I take medicine at night without any problems, but if it wasn’t for my wife handing the pills to me I would never take them in the mornings. She also fills my scripts and tells me when to go to the doctor for more. It’s not laziness; it’s just the nature of depression. More than once I have spent hours in bed staring at my pills, but not had the mental energy to actually take them. If your partner or friend is not complying with their prescription, try to find out how you can help.

9. Support network.  support-group

Introduce the idea of joining a support network for depression. This will give them an outlet for discussing their problems and receiving input, and help them to discover that there are other (normal) people experiencing similar problems. There are depression support groups everywhere. Make sure that you find one that is positive and focused on recovery. Inward looking, pessimistic groups can be unhelpful.

 

fun in the sun with friends10. Get out and About

One of the most therapeutic things that a depressed person can do is step out the front door. Natural light is very beneficial, especially early in the day. Exercise also has proven benefits. Something as simple as taking a walk or gardening should lift the person’s mood. Anything low-key that involves going out can also help; seeing a movie, meeting friends, or going out to eat, just to name a few ideas.

 

11. Make a Plan

Help the person to make a plan for coping with depression. Identify things that trigger or worsen the depression and things that make it better. Think through and list the ideas formally on paper. Help them to put this plan into action. Some positive, helpful things to include are getting to bed early, having adequate sleep, exercising regularly, drinking plenty of water and eating healthy foods.

12. Spend normal time togethermani-pedi

Just spending time with the person lets them know that you care and want to understand their problems. Enjoy the reasons for being their companion in the first place. It’s important that they live as normal a life as possible. Help them to do this by carrying on your relationship with them in a normal fashion. Don’t let everything get dark and serious. Find some positive things and try to enjoy them together.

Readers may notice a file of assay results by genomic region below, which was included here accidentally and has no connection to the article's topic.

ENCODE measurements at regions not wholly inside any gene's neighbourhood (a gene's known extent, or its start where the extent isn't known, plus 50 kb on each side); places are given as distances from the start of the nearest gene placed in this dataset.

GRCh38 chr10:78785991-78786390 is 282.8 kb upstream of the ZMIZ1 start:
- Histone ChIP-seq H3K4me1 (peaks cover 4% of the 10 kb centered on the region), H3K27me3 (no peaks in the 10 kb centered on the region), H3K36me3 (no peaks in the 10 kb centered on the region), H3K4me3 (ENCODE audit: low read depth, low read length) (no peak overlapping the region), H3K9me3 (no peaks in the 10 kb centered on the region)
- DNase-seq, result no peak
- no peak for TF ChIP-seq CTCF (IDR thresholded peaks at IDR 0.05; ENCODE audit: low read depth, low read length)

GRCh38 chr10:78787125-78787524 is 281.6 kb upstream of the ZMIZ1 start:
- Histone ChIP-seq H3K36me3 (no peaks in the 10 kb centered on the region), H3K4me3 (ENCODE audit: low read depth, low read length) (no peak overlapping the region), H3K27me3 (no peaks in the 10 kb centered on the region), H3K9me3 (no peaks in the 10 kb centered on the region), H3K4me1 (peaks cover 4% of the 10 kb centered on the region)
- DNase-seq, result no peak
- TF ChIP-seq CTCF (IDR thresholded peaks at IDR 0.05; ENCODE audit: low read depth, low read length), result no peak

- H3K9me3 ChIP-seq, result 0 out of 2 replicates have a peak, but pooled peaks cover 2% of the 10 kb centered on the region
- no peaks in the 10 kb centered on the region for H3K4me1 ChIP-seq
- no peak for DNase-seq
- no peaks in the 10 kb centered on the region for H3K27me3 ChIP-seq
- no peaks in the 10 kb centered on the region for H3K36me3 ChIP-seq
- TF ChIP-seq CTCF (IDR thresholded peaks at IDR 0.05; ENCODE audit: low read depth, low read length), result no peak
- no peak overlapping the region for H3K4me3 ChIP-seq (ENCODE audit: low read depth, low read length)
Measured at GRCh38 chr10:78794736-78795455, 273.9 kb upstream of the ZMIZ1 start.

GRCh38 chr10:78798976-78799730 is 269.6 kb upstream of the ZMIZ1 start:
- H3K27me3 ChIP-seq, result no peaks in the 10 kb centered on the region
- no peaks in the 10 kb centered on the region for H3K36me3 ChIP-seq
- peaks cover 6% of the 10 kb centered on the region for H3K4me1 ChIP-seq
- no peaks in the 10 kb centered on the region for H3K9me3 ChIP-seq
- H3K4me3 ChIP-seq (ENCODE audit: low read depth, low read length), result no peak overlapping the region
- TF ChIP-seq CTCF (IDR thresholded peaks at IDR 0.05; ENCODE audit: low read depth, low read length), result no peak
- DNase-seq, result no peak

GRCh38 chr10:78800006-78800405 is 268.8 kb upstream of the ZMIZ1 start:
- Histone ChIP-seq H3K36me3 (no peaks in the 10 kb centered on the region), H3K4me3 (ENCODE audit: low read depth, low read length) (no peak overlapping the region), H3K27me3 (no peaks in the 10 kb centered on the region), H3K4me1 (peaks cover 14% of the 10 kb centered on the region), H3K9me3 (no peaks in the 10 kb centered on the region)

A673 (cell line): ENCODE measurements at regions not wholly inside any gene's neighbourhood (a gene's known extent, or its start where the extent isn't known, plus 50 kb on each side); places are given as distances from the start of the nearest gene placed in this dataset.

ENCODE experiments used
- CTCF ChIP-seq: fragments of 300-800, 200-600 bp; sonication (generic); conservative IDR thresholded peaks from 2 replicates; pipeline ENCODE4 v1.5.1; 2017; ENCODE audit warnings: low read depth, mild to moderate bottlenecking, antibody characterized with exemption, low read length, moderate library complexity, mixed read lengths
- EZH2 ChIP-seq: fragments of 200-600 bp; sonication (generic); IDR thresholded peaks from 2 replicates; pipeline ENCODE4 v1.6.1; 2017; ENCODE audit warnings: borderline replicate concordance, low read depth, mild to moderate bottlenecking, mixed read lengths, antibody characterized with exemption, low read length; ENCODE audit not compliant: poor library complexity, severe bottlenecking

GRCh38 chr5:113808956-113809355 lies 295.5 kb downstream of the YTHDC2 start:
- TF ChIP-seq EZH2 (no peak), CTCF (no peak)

The points above are very general by necessity. I realize that they don’t fit all circumstances, but I hope that you find at least a few helpful ideas.

1 Comment for this entry

  • Kurt Meseo says:

    Great post! I myself have suffered from depression periodically in the past. For years doctors would pump me full of ineffective drugs, and send me to moronic psychologists who tried to ‘understand me’. There wasn’t much to understand really. I just didn’t want anything to do with them, or their drugs. The Government forced me to go. That was back when I lived in England, and now I live in sunny Kentucky, I thought I would try a different tack when the blues came south. A family friend told me about Janie Behr, a life coach. I snorted with ridicule at first, but sleeping on it, I thought there might be something to it. It covers items 3-6 and 9-10 in this list anyway, and sure enough, I snuck out the house early and gave her a call. There are no miracle cures of course, but everyone needs a boost and it shouldn’t matter how you get it (within reason!). For me Janie was, and continues to be a great source of comfort to me. Google her name, she tells me she has a website.